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India gets a new Defence Minister in Smt Nirmala Sitharaman

Elevation of Smt Nirmala Sitharaman to the post of the Defence Minister is a master Stroke in Modi’s strategy. Defence industry is the major ailment  of the defence sector suffers in its road to progress. The Synergy between the Ministry of External Affairs,  Ministry of Commerce and industry and the Defence Ministry would ensure harmony In International relationships and a show of strength on the military diplomacy. For a democracy it is essential to optimise international relationships with an element of military diplomacy and that’s exactly what the Modi government is doing.  We cannot but appreciate the choice of the Defence Minister at this point in time when many programs are held up and the newly announced strategic partnerships policy is ailing. The path to success will be pinned on the initiatives from Nirmala Sitharaman to push the strategic partnerships towards logical conclusion and conclude the contracts before October 2018.  Major programs and inviting of foreign direct investment into the Defence sector is one of the key areas that the Prime Minister was looking at.  This can be achieved if at all,  only by Nirmala Sitharaman. We are in for good times and interesting times. – Col K V Kuber

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FDI in Defence Sector


Government of India has taken a number of measures to increase the participation of Indian companies in the Defence Sector. From liberalizing the licencing regime to making remarkable changes in the Defence Procurement Procedures, according AONs on the Make in India platform provided by the Buy Indian, Buy and Make Indian and Make provisions of the DPP, the government has done all that it could to energize the Indian Defence Industry. Easing of provisions of NOC for exports through timebound online processes has been accomplished and Populating the SCOMET chapter on Defence products, which hitherto has been vacant for a long time, is a work in progress as is the membership to various control regimes. In consonance with all of this the government has also revisited the extant FDI policy and brought it in sync with the other policies and procedures, by taking a bold step of inviting FDI in the Defence Sector upto 100% with a 49% through the automatic route. FIPB is also being eased out to simplify processes.

The formal thrust of the DPP 2016 has been incorporated in the “Buy IDDM(indian designed and manufactured)”,”Buy Indian” and  “Buy and Make Indian” with simplified procedures for effective implementation. The  “Make” acquisition strategy has been completely redesigned to include the small industry segment(MSMEs) with great incentives and purchase guarantees.

As outlined by the DPP 2016, “Buy” would mean an outright purchase of equipment and could be “Buy (Indian)” or “Buy” (Global)’. “Indian” would mean Indian vendors only and “Global” would mean foreign as well as Indian vendors. “Buy” Indian’ must have minimum 30 per cent indigenous content if the systems are being integrated by an Indian vendor. Buy IDDM is the key for creating an ecosystem in the country with emphasis on Indian design or with a caveat Indigenous manufacture.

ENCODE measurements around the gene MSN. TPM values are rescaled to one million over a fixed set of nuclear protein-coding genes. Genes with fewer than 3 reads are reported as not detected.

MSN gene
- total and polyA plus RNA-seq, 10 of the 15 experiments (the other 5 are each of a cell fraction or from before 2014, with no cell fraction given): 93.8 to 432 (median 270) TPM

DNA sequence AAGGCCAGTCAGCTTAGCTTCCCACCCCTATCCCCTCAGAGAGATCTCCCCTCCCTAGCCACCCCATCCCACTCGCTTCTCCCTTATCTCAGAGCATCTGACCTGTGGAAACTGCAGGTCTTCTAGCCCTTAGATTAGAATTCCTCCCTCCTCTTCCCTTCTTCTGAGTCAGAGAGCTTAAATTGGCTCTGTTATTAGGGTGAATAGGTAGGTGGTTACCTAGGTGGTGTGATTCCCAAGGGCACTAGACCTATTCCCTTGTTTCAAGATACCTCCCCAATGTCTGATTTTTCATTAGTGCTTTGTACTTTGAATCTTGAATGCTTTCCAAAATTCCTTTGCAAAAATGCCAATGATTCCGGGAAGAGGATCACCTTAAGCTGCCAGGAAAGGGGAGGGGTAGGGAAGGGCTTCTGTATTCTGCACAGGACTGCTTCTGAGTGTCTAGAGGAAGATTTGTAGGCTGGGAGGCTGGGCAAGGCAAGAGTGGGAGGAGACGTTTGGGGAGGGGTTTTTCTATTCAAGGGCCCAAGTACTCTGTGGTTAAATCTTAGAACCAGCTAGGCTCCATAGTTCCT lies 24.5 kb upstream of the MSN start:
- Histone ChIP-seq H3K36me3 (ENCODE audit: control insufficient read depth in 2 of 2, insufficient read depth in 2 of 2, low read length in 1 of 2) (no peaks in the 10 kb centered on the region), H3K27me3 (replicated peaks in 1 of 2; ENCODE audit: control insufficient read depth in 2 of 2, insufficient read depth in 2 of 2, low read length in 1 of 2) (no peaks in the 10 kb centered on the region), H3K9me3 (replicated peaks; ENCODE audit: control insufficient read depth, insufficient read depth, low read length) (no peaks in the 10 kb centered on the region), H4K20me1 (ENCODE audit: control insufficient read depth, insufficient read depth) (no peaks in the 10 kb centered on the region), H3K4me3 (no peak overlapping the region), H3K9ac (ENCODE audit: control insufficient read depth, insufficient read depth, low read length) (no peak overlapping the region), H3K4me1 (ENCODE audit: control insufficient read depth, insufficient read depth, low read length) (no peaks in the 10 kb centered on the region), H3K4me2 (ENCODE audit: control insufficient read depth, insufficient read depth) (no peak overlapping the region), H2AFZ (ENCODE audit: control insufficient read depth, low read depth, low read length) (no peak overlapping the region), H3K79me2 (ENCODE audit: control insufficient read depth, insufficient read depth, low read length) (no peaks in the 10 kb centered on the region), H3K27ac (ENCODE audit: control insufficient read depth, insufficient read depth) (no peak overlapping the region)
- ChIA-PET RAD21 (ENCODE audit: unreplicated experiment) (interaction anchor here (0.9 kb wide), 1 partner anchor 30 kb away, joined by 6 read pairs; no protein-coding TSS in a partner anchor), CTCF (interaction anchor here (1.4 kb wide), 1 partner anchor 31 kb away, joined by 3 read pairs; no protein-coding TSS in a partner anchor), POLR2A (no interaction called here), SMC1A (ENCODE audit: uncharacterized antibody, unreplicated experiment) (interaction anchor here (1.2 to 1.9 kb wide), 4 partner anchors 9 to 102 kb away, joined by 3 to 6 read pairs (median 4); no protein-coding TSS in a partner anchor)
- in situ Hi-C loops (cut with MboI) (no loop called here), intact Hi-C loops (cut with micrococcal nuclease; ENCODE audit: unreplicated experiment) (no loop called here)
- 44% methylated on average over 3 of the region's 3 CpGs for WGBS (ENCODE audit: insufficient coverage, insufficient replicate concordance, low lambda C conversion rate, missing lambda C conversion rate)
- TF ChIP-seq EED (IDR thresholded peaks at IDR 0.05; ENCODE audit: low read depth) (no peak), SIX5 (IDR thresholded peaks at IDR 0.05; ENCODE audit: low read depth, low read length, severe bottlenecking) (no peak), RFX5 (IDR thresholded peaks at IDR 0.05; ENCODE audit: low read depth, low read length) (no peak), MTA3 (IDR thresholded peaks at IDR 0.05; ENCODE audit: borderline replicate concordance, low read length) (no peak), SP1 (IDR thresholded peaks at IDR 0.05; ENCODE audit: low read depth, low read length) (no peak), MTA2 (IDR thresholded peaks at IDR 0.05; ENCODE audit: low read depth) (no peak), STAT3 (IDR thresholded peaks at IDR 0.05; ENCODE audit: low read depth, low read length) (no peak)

“Buy & Make” would mean purchase from a foreign vendor followed by licensed production/indigenous manufacture in the country. “Buy & Make (Indian)” would mean purchase from an Indian vendor including an Indian company forming joint venture/establishing production arrangement with an original equipment manufacturer (OEM) followed by licensed production in the country. “Buy & Make (Indian)” must have minimum 50 per cent indigenous content on a cost basis.

Included in the DPP 2016 is a liberal offsets guidelines of 30-50 per cent for any arms imports above a a threshold of INR 2000 crs to promote transfer of technology amongst other avenues such as direct purchase and FDI in terms of equity and transfer of technology as well as investment in kind in terms of assembly lines, jigs and fixtures.

So what

These measures were incentives for foreign OEMs to bring in technology into the country, however, this has not happened, we are still grappling with screw-driver technology. In the prevailing global geo-political-economic order, it would be difficult for foreign OEMs and their  countries that control these technologies, to part critical technologies. Control regimes are very strong and technologies are well guarded. War-machines and arms-industry lead the global technology innovation and applications. We as a nation are at a cusp of technology breakthrough and proliferation in manufacturing sector. We have established a niche space in the IT sector but are we there in engineering design and high-end critical design element?